Since the introduction of the abdominoperineal resection of the rectum (APR) for cancer or IBD [1], an increasing number of perineal complications have been reported. Delayed wound healing and local infection are in fact common complications. Healing depends on the patient's general and nutritional status, the nature of the underlying disease, the technique used for perineal reconstruction (primary closure or healing by secondary intention) and the development of perineal infection. Simple primary skin closure has been used in the past with poor results, mainly from insufficient control of local infection [2]. For some decades, frequent dressing of the perineal wound with swabs has been considered the treatment of choice, although healing by secondary intention involves prolonged hospital stay and persistent wound drainage, usually requiring frequent dressings and occasionally the development of a persistent perineal sinus (PPS). In the seventies, the introduction of closed suction drainage brought new interest to primary perineal closure techniques. McLeod et al. [3] evaluated the results of primary closure and suction drainage on 57 APRs (40 ulcerative colitis, 4 Crohn's disease, 10 carcinoma of the rectum, 2 had carcinoma of the anus and 1 had anal incontinence), reporting an overall 72% closure rate and concluding that primary healing can be achieved in a large proportion of patients operated on for cancer or IBD. More recently, the introduction of neoad-juvant radiotherapy seems to have greatly increased the risk of perineal wound complication after APR with direct primary closure.

Common experience shows that when the perineum is left open, healing by secondary intention is accompanied by a significant morbidity, prolonged hospitalisation, discomfort, protracted postoperative drainage and higher risk of PPS. The patient usually requires daily care of the perineum for 2-12 months. The wound heals more slowly in patients with inflammatory disease of the colon.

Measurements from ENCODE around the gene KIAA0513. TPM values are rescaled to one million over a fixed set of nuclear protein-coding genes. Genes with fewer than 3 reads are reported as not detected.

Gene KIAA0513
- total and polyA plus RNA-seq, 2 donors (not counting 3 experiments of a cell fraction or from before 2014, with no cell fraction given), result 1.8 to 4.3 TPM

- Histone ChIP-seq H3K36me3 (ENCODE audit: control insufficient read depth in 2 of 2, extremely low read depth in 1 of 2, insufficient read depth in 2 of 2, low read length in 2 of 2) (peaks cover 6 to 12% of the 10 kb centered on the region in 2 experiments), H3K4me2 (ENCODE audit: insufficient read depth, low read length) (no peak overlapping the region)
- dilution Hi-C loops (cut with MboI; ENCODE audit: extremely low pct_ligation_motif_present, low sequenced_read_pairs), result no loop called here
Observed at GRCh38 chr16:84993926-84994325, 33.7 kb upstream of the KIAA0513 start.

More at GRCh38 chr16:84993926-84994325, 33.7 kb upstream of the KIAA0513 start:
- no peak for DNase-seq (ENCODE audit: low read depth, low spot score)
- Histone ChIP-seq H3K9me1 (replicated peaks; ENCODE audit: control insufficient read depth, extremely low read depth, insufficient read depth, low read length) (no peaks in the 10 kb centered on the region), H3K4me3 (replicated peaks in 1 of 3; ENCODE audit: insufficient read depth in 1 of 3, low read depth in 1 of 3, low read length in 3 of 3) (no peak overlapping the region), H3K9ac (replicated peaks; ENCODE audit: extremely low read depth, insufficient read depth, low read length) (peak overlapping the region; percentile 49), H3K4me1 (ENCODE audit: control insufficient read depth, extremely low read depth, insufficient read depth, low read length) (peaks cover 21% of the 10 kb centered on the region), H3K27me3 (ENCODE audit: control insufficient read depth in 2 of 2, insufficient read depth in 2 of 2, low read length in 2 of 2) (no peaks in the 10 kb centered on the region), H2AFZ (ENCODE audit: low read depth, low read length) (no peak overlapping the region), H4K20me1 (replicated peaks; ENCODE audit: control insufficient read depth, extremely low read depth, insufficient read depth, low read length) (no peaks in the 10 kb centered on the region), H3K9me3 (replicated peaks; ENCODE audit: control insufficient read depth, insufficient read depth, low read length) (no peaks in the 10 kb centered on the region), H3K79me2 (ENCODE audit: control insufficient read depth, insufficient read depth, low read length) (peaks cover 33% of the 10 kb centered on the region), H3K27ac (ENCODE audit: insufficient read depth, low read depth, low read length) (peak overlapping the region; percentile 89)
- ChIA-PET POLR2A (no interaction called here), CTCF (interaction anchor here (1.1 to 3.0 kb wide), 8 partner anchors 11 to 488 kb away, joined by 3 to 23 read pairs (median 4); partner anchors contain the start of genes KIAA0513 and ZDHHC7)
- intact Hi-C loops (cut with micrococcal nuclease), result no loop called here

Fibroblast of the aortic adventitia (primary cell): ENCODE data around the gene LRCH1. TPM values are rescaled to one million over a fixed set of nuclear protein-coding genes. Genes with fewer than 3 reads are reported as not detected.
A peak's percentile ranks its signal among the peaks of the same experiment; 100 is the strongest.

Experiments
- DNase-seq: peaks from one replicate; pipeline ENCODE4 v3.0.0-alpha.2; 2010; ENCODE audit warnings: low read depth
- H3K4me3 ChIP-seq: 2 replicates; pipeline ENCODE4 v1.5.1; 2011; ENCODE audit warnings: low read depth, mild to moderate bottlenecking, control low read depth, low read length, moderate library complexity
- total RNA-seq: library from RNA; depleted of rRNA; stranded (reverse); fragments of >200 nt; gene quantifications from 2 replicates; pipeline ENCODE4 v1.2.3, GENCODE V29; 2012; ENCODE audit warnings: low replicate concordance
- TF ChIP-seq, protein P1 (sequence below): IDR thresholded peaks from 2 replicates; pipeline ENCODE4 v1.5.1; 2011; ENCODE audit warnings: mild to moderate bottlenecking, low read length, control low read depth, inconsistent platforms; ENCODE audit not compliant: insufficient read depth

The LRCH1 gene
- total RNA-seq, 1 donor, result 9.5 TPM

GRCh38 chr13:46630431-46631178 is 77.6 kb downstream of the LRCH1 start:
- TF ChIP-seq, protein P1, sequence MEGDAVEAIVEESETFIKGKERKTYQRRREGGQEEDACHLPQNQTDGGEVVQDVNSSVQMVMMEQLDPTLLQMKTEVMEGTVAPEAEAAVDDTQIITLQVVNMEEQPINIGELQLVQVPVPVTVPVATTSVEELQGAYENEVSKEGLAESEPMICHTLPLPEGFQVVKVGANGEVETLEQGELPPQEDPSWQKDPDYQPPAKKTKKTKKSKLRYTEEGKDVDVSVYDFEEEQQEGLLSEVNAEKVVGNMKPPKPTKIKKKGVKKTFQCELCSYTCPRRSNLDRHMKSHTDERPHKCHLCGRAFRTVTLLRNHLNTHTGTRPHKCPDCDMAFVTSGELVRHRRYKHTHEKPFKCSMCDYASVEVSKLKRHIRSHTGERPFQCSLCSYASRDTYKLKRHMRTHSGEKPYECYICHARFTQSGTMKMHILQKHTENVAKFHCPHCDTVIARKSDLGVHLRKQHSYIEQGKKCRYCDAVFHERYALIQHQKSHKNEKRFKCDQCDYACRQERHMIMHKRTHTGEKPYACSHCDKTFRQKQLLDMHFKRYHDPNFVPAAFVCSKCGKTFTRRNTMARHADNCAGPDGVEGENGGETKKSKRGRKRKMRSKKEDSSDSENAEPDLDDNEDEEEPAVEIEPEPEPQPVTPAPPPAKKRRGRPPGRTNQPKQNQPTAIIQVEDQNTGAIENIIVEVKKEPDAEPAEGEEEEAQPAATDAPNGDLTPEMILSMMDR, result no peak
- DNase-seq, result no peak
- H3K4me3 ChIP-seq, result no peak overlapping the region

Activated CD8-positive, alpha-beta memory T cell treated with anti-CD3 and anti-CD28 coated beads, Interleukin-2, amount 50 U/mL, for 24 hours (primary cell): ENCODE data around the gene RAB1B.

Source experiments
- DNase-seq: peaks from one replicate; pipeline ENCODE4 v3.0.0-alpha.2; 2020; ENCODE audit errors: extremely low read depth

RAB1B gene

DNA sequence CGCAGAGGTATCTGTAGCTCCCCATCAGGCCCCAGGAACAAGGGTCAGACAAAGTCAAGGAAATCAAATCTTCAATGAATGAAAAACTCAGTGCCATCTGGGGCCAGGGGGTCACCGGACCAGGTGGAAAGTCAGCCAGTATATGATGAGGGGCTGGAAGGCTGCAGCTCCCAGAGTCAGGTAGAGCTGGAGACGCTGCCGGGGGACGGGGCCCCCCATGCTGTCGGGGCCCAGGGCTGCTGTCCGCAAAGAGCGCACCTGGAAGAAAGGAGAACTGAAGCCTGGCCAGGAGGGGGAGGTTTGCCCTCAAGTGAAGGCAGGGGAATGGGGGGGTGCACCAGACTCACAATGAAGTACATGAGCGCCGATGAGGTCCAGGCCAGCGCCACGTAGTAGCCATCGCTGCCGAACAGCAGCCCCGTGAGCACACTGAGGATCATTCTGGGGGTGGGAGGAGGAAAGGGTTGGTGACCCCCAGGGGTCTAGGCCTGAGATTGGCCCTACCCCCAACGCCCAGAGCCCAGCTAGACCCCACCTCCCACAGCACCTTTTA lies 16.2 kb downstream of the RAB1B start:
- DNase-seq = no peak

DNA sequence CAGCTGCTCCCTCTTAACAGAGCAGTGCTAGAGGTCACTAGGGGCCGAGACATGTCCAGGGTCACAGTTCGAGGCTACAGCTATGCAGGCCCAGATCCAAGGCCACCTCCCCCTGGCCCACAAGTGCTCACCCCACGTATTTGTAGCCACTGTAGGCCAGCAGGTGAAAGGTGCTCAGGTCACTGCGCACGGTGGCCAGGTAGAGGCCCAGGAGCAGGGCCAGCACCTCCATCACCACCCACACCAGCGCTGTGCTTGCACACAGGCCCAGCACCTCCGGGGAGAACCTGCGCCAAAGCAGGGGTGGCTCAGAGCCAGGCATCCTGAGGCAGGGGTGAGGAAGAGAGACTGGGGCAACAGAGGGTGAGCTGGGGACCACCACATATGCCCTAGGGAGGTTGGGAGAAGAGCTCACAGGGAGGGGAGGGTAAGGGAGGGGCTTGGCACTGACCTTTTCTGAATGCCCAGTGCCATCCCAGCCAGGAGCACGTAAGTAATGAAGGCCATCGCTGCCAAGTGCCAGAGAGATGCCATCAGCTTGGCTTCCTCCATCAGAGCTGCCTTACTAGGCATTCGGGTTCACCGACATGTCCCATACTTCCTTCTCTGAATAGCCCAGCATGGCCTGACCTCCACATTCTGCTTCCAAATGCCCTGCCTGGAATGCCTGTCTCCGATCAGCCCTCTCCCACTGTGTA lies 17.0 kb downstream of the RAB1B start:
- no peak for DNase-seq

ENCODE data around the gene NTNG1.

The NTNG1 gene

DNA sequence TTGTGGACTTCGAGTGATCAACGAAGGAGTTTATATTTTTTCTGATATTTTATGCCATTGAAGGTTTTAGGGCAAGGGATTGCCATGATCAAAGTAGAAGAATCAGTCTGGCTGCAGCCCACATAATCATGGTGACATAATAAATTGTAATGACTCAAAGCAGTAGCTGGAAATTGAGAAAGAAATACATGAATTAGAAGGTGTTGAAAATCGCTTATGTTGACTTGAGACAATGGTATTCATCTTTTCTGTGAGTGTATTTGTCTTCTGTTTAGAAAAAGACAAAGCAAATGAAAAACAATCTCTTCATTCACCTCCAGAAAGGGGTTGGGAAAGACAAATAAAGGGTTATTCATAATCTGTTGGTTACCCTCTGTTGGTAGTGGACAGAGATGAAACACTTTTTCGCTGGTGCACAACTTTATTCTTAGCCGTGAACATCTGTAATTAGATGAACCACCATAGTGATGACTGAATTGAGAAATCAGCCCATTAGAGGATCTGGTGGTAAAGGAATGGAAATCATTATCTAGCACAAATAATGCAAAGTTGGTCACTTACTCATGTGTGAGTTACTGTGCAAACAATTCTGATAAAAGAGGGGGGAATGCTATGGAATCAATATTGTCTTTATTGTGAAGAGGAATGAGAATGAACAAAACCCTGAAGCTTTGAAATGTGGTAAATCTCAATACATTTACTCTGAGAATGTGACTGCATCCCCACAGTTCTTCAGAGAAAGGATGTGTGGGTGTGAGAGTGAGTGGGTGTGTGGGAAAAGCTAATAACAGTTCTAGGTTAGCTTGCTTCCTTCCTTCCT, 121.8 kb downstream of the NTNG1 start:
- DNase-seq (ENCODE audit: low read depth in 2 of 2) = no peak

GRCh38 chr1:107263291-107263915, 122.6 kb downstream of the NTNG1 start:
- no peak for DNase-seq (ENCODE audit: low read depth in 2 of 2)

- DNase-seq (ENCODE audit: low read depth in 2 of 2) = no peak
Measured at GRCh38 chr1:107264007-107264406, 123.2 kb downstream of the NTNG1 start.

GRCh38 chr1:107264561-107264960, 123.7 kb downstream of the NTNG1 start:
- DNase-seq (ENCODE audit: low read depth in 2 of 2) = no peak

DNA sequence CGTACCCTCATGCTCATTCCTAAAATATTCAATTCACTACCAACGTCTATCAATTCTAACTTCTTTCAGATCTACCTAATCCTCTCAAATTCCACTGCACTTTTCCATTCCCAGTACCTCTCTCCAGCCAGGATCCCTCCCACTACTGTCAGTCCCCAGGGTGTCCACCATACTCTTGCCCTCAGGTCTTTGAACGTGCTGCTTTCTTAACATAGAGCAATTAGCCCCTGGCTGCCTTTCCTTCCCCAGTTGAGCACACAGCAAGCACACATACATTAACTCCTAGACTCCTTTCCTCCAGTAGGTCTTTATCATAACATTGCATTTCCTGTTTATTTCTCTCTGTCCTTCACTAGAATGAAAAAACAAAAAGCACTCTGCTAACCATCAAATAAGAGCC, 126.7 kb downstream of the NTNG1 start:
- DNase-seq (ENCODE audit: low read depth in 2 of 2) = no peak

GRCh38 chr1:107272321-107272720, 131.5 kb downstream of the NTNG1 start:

The presence of a persistent perineal sinus is cer tainly a disabling complication for the patient as it is usually accompanied by foul secretions, perineal pain, chronic pelvic pain, local dermatitis, infections and dyspareunia. It represents the most frequent late complication of APR and it is a challenging condition for the surgeon. According to Eftaiha and Abcarian [4], after a 4-month period from APR, the perineal wound completely healed in 78% of patients. For this reason it is important to monitor the perineal wound at 4 months. If the repair process has failed, it is important to differentiate unhealed perineal wound (UPW), those wounds still open at 6 months from initial surgery, from persistent perineal sinus (PPS), those steady fibrous wounds still present 1 year after surgery and probably unable to heal by themselves. According to some authors, a small shallow UPW can be successfully treated with curettage and local treatments, while long and complex UPW as well as PPS usually require a more extended surgical approach [5-7]. As reported by Opelka, after 6 months from radical proctectomy, the perineum heals in 58% of the patients with IBD and 70% of the patients with carcinoma. After 1 year, the wound is completely closed in 98% of the patients [8]. In all cases, especially when cancer is involved, an evaluation under anaesthesia with multiple-site biopsies is mandatory.

The anatomical limits of a perineal sinus largely depend upon the operation performed. When the rectum and the anal canal are removed, the anterior aspect of the sinus is usually formed in the female by the posterior aspect of the uterus and the posterior vaginal wall, and by the bladder, the seminal vesicles and the prostate gland in the male. These organs are rather fix, but they can nevertheless slide down to some extent with the loops of the small bowel, contributing to the closure of the pelvic defect. The lateral and the posterior aspect of the small pelvis are formed by the pelvic sidewalls and by the anterior aspect of the sacrum and coccyx covered by the pre-sacral fascia. These structures do not take part in the process that finally leads to the closure of the pelvic wound. When APR is performed, the levator ani muscle is partially removed with the specimen so that its margins are very seldom useful for primary closure. Lubbers et al. [9] have reported a reduced number of perineal wound dehiscence and PPS after intersphincteric or perimuscular dissection of the rectum compared to wide APR.

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